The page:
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Tibet protesters arrested in U.S. amid China visit

By Agence France-Presse
Monday, February 13, 2012 17:58 EDT
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Tibet protest in US via AFP
 
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WASHINGTON — Police on Monday arrested activists who unfurled a banner reading, “Tibet Will be Free,” on a major Washington bridge during a closely watched visit by China’s leader-in-waiting Xi Jinping.

Officers briefly took four people into custody after they rappelled down the Arlington Memorial Bridge, which connects Virginia with central Washington’s National Mall, to hang the banner, police said.

The four — two of whom were taken by a police boat as they dangled down the side of the bridge over the Potomac River — were arrested on charges of trespassing, US Park Police spokesman Sergeant David Schlosser said.

The activists from the group Students for a Free Tibet said that they were later released after being issued citations with fines of about $250 each for trespassing and disorderly conduct.

“I wanted to send a message to Xi Jinping, and also to the Tibetan people that we stand in solidarity with them,” said one of the four, Tenzin Jigme.

“To Xi Jinping and the Chinese government, we want to say that they cannot continue with this violent crackdown on peaceful Tibetans,” he said.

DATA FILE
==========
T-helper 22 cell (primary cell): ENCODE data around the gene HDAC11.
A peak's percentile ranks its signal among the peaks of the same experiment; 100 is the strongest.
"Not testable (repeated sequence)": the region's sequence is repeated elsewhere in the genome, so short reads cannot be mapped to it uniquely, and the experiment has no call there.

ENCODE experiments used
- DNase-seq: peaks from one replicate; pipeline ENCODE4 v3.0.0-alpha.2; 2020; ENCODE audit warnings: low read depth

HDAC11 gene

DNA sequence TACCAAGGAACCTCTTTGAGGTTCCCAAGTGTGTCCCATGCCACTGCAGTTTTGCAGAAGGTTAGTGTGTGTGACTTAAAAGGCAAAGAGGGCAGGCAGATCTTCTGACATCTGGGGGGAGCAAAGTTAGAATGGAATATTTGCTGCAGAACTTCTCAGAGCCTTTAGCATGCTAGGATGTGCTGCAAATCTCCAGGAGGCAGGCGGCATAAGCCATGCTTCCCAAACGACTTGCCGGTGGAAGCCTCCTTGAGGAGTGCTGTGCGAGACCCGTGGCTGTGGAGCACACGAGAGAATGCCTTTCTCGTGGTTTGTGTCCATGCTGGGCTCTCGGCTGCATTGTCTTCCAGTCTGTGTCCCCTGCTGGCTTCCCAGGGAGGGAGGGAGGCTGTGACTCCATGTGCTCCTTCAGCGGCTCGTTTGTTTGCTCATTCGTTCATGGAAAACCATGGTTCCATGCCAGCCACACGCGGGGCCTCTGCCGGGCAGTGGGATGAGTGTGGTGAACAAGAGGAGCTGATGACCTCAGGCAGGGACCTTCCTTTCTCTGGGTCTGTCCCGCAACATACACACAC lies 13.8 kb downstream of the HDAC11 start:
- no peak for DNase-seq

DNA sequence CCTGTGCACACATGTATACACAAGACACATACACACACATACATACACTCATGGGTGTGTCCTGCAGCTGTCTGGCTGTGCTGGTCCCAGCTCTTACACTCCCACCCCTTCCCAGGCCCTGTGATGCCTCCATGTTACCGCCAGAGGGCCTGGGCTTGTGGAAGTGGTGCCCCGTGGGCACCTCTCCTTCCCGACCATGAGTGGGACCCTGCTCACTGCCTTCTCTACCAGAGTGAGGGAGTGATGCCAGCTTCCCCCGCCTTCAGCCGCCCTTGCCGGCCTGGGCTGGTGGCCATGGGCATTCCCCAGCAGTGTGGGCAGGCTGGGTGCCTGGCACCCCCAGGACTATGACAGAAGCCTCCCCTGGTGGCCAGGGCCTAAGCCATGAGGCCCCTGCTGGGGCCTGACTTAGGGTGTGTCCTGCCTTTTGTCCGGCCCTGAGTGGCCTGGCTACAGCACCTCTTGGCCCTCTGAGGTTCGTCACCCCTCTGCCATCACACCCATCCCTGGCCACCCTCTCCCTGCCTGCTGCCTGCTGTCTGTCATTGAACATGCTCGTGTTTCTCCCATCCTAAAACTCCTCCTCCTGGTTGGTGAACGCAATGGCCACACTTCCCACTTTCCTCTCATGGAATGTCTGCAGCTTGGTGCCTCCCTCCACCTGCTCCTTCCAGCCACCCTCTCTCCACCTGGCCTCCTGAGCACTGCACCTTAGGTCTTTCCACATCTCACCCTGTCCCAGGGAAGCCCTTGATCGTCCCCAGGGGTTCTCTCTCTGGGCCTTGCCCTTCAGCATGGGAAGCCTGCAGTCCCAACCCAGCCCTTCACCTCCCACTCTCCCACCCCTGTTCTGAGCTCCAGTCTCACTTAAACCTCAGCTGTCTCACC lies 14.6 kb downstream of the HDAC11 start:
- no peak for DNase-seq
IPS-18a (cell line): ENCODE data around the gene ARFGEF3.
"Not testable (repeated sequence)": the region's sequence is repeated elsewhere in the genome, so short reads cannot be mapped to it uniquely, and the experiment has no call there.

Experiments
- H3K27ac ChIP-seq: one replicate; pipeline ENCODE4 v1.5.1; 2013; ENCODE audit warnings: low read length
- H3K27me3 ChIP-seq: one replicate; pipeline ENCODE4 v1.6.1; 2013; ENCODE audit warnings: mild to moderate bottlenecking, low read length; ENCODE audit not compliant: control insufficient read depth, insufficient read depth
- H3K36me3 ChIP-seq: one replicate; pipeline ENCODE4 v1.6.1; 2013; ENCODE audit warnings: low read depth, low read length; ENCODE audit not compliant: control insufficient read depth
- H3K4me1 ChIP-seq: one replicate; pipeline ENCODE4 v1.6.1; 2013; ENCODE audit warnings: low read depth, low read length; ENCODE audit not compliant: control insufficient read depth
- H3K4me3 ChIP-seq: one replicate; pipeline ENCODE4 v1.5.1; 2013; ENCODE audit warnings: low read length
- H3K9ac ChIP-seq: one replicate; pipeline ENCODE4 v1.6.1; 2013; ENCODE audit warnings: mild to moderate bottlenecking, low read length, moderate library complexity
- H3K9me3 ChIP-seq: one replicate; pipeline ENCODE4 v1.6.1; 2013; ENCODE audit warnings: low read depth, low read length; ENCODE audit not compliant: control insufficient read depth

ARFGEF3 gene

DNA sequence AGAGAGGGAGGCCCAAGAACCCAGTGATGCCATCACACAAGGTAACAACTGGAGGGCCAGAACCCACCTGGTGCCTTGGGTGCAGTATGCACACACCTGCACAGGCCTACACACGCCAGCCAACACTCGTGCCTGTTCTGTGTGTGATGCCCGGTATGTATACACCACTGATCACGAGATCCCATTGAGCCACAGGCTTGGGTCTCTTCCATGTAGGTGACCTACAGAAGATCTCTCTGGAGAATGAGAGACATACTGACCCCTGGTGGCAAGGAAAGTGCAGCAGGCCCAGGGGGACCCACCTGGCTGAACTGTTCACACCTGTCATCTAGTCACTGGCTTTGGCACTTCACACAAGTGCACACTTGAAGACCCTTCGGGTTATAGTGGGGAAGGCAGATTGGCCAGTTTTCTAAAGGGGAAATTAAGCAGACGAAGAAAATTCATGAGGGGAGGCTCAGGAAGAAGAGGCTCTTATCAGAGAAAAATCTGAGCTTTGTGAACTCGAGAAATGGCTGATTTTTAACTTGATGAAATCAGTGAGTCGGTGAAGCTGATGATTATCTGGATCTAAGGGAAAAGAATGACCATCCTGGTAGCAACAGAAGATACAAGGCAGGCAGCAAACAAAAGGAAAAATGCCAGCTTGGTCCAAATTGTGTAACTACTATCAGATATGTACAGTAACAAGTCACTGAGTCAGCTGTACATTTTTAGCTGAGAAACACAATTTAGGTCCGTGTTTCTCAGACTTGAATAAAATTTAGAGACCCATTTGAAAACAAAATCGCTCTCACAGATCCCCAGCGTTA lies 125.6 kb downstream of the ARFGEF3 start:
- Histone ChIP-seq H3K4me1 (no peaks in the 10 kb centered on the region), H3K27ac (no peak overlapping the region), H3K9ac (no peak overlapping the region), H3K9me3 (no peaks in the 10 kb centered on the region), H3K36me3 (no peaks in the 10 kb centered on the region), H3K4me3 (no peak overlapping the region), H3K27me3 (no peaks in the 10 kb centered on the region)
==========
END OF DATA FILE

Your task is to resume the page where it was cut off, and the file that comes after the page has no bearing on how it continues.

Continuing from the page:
At least 19 Tibetans have set fire to themselves in the past year to protest what they see as a lack of rights under Chinese rule, leading Beijing to impose virtual martial law, according to residents and exiled groups.

China has disputed the accounts and accused overseas groups and Tibet’s exiled spiritual leader the Dalai Lama of fomenting unrest.

Flag-waving protesters also marched to the White House and planned further demonstrations on Tuesday when Xi meets with President Barack Obama.

“Xi Jinping is the last person that we believe President Obama should basically have a date with on Valentine’s Day,” activist Lhadon Tethong said.

“He represents everything counter to what Americans believe about human rights, freedom, democracy and dignity of people,” she said.

Xi, who arrived Monday in Washington, is expected to become China’s president in 2013 in a transition that starts later this year.

Agence France-Presse
Agence France-Presse
AFP journalists cover wars, conflicts, politics, science, health, the environment, technology, fashion, entertainment, the offbeat, sports and a whole lot more in text, photographs, video, graphics and online.
 
 
 
 
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